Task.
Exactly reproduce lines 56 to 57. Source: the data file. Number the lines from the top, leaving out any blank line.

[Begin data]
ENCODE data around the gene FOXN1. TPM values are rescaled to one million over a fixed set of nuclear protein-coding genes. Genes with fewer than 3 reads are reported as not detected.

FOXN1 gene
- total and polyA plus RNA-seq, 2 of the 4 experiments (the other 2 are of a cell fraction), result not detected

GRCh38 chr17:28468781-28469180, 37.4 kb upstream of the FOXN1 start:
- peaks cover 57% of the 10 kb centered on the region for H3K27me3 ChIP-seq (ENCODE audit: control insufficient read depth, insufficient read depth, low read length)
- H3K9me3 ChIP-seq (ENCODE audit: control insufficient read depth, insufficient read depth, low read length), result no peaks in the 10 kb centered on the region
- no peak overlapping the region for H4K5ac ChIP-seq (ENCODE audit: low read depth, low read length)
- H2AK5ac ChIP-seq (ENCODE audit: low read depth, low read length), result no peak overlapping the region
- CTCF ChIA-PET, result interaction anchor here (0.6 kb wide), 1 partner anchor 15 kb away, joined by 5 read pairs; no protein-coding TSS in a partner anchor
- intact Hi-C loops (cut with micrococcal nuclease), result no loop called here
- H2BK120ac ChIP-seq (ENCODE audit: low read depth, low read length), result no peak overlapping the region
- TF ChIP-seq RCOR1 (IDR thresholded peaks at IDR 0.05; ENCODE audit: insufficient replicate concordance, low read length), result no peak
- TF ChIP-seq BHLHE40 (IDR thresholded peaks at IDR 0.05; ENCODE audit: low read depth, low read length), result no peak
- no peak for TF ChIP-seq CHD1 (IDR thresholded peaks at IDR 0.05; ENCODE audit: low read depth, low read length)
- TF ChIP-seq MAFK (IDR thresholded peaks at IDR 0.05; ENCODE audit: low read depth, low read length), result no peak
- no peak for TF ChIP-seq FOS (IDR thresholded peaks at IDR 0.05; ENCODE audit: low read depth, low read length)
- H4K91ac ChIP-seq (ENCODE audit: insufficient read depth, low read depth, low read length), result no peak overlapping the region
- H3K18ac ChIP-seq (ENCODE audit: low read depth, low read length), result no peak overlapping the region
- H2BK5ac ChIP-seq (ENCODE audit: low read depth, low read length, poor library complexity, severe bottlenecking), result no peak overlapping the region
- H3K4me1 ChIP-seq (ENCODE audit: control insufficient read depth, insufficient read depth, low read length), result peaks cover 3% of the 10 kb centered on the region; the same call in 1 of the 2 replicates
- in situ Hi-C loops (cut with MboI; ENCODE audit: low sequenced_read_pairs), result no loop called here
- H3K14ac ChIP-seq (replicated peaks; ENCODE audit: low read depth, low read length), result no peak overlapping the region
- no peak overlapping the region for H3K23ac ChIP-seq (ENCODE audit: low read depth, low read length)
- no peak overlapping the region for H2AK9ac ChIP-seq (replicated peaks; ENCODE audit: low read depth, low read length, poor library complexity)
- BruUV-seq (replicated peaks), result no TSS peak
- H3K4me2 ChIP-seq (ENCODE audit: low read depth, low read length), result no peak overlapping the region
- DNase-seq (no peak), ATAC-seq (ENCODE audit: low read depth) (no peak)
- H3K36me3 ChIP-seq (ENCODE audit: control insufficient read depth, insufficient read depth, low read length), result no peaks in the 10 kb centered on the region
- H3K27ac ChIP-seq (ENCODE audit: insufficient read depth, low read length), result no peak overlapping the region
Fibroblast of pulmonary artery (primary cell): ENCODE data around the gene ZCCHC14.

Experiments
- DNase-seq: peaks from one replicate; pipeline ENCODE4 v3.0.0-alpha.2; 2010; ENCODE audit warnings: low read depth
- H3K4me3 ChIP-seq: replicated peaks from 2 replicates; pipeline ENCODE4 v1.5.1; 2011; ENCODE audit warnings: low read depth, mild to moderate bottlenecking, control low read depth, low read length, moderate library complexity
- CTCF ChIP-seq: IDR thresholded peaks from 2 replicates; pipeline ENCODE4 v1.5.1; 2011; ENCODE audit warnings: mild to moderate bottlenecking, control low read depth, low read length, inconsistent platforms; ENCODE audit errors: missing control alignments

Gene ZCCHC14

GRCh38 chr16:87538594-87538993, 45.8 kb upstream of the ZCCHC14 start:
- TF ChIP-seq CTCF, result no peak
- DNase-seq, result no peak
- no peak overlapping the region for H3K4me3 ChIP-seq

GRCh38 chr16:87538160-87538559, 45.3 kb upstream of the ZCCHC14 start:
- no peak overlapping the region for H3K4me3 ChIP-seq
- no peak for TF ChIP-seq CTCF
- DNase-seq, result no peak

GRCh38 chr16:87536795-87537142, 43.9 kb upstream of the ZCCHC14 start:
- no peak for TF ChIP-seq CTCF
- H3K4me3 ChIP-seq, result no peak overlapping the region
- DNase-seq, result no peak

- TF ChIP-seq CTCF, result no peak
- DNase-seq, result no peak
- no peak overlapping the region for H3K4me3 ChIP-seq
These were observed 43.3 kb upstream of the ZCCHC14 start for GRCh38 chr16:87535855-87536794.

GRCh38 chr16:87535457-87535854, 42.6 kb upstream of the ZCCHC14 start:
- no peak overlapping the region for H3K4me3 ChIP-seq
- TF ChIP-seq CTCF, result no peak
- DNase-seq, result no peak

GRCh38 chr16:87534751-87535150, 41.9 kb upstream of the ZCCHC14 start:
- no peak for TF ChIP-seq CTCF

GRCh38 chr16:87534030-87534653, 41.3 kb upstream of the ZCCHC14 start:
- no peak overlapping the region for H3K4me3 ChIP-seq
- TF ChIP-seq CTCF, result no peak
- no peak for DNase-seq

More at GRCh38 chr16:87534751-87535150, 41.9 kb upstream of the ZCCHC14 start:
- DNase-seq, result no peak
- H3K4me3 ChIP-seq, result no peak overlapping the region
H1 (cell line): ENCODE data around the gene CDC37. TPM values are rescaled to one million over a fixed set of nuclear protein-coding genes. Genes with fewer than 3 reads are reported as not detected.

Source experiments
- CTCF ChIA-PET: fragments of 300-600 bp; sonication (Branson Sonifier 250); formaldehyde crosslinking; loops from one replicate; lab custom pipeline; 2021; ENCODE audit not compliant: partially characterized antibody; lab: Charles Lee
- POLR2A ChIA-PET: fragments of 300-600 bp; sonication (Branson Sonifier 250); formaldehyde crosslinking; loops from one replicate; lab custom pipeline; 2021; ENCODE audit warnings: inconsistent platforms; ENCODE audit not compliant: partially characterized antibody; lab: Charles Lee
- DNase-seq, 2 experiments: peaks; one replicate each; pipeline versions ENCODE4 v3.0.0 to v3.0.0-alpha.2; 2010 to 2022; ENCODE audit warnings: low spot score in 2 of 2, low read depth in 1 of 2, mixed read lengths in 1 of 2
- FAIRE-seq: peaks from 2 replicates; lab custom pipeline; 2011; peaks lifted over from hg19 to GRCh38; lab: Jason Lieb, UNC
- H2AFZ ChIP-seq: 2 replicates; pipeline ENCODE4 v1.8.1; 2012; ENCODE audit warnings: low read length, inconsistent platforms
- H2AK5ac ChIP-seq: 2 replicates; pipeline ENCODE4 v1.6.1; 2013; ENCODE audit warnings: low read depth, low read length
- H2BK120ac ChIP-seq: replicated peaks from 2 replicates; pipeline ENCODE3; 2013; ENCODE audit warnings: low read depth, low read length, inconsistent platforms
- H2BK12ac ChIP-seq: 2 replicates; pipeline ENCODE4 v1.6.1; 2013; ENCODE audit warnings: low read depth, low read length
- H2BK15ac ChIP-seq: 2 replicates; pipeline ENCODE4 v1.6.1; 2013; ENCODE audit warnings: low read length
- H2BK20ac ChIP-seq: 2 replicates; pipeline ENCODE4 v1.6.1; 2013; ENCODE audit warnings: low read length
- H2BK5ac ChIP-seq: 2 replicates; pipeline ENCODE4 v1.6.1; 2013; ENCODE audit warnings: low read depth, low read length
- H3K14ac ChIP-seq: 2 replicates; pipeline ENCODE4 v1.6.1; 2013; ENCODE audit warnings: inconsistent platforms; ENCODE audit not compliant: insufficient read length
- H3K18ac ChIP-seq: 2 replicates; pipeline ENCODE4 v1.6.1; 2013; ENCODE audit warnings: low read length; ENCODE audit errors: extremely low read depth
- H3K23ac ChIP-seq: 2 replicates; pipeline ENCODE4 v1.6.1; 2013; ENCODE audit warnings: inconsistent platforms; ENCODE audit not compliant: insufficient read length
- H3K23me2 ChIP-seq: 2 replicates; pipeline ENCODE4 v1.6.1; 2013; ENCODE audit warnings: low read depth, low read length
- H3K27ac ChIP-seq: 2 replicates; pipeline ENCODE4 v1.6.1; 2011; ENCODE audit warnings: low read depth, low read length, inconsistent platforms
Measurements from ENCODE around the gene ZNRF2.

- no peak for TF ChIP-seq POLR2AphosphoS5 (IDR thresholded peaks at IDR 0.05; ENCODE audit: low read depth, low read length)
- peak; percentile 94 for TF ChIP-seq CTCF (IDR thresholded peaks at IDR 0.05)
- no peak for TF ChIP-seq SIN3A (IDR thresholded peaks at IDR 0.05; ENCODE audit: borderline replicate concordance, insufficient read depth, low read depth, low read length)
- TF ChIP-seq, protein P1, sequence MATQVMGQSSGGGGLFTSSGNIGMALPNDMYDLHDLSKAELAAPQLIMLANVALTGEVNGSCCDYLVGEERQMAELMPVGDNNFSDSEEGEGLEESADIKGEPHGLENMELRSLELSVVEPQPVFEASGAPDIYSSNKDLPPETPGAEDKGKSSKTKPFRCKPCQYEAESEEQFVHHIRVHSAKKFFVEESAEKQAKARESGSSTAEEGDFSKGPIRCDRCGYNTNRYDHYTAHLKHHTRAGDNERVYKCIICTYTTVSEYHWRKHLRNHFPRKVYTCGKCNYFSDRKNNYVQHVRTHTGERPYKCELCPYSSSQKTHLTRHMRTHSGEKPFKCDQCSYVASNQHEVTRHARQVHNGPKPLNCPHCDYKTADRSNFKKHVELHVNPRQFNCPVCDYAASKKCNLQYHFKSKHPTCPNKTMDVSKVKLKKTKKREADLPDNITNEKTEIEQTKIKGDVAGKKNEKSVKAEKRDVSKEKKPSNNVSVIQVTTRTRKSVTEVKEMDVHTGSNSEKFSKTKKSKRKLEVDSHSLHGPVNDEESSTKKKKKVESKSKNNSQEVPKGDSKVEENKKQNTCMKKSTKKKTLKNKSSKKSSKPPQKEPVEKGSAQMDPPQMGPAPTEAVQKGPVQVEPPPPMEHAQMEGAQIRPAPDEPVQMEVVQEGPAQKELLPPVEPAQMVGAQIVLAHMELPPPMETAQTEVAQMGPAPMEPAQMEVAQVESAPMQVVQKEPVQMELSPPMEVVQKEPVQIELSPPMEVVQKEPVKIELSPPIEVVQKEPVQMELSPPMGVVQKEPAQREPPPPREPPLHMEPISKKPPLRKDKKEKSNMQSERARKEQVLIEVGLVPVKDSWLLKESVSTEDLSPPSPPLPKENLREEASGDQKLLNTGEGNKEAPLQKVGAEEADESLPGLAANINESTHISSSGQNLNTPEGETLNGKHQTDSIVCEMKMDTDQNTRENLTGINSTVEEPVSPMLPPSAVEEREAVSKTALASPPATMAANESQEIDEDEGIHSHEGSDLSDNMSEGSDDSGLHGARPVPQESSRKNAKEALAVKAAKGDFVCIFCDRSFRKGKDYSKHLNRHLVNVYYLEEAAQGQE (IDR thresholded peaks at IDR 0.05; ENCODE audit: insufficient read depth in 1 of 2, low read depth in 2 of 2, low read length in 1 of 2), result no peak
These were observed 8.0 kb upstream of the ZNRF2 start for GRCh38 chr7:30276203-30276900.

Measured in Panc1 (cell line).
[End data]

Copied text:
GRCh38 chr16:87534751-87535150, 41.9 kb upstream of the ZCCHC14 start:
- no peak for TF ChIP-seq CTCF